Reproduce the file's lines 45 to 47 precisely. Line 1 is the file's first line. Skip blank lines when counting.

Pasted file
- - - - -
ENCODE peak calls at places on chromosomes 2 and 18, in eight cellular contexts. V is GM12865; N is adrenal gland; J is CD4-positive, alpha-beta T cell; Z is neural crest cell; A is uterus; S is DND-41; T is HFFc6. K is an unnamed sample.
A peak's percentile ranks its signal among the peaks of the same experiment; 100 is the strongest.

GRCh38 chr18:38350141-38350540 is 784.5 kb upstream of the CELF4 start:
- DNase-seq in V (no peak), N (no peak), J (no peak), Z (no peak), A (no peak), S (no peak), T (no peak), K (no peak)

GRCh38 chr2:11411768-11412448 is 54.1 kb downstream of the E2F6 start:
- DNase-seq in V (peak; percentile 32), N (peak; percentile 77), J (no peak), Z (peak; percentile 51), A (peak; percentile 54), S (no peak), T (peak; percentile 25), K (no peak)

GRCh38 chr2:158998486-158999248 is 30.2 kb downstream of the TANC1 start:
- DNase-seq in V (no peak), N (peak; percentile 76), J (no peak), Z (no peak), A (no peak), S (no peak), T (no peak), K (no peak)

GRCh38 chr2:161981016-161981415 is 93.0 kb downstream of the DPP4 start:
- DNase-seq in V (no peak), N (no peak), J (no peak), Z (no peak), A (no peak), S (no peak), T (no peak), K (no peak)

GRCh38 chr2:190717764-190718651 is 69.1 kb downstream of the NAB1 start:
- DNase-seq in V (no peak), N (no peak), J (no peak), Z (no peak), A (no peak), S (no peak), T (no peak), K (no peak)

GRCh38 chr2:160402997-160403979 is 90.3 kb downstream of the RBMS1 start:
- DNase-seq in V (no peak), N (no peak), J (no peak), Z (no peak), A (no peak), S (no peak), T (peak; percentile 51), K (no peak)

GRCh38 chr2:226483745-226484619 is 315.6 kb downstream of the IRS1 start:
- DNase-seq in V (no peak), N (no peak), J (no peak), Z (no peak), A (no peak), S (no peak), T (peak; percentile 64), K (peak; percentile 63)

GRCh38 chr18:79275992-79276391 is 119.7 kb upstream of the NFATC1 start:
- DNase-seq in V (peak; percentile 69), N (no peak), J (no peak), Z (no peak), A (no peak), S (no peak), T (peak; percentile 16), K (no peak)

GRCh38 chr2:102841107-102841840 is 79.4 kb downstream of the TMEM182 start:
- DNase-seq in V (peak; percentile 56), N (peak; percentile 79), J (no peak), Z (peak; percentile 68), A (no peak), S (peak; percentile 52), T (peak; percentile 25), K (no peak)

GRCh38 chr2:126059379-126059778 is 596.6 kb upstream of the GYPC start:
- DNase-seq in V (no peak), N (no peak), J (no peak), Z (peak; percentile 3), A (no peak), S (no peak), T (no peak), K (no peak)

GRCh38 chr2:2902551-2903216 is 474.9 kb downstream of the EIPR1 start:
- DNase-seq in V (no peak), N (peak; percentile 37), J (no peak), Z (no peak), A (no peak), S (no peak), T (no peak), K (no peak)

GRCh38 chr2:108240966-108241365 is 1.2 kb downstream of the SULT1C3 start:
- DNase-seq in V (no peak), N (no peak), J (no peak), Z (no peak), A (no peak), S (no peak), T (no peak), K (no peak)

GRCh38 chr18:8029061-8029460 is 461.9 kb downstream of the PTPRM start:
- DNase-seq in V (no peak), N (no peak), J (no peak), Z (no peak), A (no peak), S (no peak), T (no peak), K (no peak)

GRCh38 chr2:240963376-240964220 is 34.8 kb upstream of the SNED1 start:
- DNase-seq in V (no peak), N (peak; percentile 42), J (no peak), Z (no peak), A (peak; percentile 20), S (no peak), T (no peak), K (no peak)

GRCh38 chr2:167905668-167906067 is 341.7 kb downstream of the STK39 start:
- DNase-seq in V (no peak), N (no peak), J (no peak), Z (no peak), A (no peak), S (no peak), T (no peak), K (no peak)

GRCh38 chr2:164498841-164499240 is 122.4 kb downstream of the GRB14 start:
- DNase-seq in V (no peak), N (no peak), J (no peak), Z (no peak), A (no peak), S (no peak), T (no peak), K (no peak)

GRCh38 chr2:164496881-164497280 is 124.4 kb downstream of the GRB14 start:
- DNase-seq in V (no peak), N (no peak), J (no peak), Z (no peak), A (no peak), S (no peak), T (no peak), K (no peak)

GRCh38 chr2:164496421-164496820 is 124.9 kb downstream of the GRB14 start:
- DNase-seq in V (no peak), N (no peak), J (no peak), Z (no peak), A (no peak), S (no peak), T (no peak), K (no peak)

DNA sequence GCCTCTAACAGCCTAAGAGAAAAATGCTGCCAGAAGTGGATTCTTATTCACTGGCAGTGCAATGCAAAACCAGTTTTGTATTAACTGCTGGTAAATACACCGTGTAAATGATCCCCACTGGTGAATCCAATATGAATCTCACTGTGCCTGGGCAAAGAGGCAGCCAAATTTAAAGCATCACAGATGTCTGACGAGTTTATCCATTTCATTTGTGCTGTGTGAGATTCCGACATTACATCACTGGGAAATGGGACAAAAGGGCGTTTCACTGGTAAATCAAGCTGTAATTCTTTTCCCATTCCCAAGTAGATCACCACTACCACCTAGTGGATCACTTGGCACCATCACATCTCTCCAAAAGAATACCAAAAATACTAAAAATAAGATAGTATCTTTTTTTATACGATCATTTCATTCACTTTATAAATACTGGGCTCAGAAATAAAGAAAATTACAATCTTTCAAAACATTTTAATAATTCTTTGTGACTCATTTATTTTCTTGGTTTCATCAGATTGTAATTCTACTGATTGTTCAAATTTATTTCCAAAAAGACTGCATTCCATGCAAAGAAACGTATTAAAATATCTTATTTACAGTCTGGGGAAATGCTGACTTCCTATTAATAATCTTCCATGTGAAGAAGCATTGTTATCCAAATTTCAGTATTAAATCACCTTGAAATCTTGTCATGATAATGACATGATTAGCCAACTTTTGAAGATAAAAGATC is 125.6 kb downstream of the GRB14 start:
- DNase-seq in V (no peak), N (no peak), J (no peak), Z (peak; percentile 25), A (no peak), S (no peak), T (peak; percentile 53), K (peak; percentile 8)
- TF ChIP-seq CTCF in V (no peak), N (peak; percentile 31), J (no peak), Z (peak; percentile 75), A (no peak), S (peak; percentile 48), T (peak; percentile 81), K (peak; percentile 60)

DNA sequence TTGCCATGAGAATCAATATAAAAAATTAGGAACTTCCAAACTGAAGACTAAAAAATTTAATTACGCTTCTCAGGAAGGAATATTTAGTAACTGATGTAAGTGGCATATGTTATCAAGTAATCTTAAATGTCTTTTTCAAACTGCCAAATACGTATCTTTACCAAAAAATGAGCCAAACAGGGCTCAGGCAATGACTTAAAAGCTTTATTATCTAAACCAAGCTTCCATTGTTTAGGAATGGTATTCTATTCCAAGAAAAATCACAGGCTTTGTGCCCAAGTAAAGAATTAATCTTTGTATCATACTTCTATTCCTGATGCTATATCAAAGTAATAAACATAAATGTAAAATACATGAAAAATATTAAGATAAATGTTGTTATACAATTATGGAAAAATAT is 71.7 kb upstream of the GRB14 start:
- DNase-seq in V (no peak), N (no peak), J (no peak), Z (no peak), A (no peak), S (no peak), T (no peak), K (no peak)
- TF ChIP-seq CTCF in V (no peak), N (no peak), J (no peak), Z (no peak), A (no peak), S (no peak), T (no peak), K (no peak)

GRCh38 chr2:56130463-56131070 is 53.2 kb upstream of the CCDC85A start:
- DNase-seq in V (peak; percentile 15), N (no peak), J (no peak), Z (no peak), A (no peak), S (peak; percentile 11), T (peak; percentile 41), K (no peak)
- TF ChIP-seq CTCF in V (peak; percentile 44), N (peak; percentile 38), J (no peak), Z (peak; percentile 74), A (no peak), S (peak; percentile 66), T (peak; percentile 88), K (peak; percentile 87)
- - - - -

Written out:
GRCh38 chr2:56130463-56131070 is 53.2 kb upstream of the CCDC85A start:
- DNase-seq in V (peak; percentile 15), N (no peak), J (no peak), Z (no peak), A (no peak), S (peak; percentile 11), T (peak; percentile 41), K (no peak)
- TF ChIP-seq CTCF in V (peak; percentile 44), N (peak; percentile 38), J (no peak), Z (peak; percentile 74), A (no peak), S (peak; percentile 66), T (peak; percentile 88), K (peak; percentile 87)